Life as a series of peaks with the inevitable troughs or the safer steady footing of a plateau? I’d like to break the boundaries of nature and dodge those troughs. To love without falling away from love, to be absorbed without becoming bored or burnt out, to be enthusiastic without becoming blasé. But if I have to take the troughs I will. I certainly don’t want those bland plateaus. And I know how to energize my life, you need to find something you want to learn, something new, something excited and something that is out of your comfort zone!
- Need it be our lot to fall victim to ennui?
- Should we settle for satisfactory?
- Does every Likert scale we complete inside our own heads register a 3 out of 5?
- Is adulthood about loss of the enthusiasm and excitement and play of childhood?
- Why do we calculate risk-benefit ratios before getting off the pot?
Peak or plateau, what’s your style? Peak or Plateau? What’s your style?
How to energize your life? Should all adults be required to watch children for an hour a two a month? Sit and in silence observe the play without guile, the absorption and enthusiasm, the concentration, their innate democracy and fairness when in groups, the older looking out for the younger, the peals of excitement. Even the drama of the short-lived crying or tears.
The expression of such qualities in an adult is often viewed negatively by other adults. Lack of guile may be treated as naiveté, openness in communication as a lack of political skills, expressions of excitement and enthusiasm or disappointment as immaturity.
I’ll warrant they are for some, but for others they are a conscious choice of how to live in the world. They will be seen most in more sensitive human beings, in those who are artistically inclined, and in those whose nature is to resist the grinding down action so well expressed by Dr. Oliver Wendell Holmes: “The longer I live, the more I am satisfied of two things; first, that the truest lives are those that are cut rose-diamond fashion, with many faces answering to the many-planed aspects of the world about them; secondly, that society is always trying in some way or other to grind us down to a single flat surface. It is hard work to resist this grinding down action” (From: The Professor at the Breakfast-Table. 1887).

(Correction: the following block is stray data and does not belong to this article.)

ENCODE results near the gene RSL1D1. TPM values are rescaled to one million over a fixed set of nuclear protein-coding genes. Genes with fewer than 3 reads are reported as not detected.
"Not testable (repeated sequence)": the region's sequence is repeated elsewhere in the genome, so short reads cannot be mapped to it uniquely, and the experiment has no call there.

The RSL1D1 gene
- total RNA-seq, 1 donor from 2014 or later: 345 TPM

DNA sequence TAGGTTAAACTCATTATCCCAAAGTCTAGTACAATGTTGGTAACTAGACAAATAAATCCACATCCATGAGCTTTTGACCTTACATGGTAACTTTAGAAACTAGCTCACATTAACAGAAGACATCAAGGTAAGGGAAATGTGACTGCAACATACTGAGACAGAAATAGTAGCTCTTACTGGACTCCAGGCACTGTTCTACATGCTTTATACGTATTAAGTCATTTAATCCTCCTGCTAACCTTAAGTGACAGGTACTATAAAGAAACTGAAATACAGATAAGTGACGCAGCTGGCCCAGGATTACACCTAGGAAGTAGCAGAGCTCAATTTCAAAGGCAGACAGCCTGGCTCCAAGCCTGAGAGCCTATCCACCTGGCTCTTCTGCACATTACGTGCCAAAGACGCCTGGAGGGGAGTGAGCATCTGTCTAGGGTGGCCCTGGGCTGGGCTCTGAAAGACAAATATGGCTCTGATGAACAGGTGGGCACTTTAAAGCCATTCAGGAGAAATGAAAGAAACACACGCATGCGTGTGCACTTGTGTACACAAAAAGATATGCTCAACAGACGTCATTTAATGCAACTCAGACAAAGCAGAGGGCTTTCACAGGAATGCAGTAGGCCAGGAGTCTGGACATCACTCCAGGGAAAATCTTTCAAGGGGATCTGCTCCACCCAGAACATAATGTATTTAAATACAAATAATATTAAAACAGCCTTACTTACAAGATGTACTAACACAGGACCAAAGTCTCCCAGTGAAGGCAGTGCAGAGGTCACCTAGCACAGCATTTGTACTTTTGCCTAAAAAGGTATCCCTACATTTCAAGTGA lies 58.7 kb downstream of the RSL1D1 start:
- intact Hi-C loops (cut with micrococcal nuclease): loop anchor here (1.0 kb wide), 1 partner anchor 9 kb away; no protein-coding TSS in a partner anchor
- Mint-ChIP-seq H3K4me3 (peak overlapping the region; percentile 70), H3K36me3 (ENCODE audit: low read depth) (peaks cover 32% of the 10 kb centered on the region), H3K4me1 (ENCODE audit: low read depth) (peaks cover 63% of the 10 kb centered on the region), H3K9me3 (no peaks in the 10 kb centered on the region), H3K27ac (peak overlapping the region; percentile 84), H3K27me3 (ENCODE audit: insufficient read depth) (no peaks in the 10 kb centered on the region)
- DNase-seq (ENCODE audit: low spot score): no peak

If we become a plateau, we lose our mountain views. We make little headway in art or in science or technology. If it is true that many of the greatest breakthroughs in a whole range of fields are created by the young, we need to ask why? An open, more plastic brain and mind, or less to lose?
When “the/our/my future” becomes part of the calculus of human decision making, it is almost inevitably a restraining force. One eye on a safe harbor is half the visual power taken off the goal. Does tenure make a professor more or less of a risk taker? Does having an IRA or a pension plan free us up or tie us down?
We were all children once, and played much like every other child free of constraints. Take a look at video clips of children playing in war torn cities, or regions devastated by natural disasters. Examine the works of great photo-journalists like Henri Cartier-Bresson that show the smiles and gaiety of horseplay amid ruins. Thu:; the child au naturel. The English novelist, Penelope Fitzgerald won the Booker prize in 1979 for her novel “Offshore”. It’s a short and heart warming book about a small community of misfits living by the Thames river. My favorite character was a small girl called Tilda. Fitzgerald said of her: “Tilda cared nothing for the future, and had, as a result, a great capacity for happiness”.
As we were all children once, for almost all of us our natural rhythms began as those of the peak and trough, not the plateau. But our world grinds away, as if in plateau mode we were better prepared for the grave.
Plateau-mode can be a kind of death. A putting in of time, a diminished sense of self and expectations of what life should offer us. How else to explain the present-but-absent work style of many, including highly educated professionals like physicians, or a present-but-absent home life? The resistance that Holmes speaks of is demanding of us. We can legitimately seek help from colleagues, family, or our superiors. But the primary responsibility to be engaged in our profession, and in our lives in general, and to derive true work satisfaction from them, must remain ours.